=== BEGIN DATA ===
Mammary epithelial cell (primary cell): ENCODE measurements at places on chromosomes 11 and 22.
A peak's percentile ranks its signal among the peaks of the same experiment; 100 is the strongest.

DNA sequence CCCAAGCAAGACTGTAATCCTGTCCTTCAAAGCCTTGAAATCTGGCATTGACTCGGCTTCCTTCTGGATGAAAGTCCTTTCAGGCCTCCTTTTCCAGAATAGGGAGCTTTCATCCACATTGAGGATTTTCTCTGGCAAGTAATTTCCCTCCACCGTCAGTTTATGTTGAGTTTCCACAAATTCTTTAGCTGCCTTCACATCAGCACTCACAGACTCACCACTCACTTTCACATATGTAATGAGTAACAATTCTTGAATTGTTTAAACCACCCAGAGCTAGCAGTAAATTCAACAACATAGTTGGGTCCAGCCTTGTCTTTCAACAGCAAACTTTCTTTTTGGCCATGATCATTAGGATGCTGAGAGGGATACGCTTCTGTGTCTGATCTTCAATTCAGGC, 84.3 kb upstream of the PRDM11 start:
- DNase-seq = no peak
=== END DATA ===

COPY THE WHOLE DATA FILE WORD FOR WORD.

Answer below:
Mammary epithelial cell (primary cell): ENCODE measurements at places on chromosomes 11 and 22.
A peak's percentile ranks its signal among the peaks of the same experiment; 100 is the strongest.

DNA sequence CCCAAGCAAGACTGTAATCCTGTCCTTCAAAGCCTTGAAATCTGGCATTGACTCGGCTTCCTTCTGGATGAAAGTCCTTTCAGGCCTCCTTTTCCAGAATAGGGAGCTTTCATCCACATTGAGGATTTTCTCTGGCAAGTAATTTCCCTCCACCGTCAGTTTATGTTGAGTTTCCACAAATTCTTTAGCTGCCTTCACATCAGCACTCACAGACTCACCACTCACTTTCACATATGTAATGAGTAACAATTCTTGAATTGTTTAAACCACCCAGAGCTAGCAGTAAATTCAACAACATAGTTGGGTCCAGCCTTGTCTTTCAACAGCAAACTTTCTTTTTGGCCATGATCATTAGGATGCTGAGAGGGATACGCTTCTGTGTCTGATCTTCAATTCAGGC, 84.3 kb upstream of the PRDM11 start:
- DNase-seq = no peak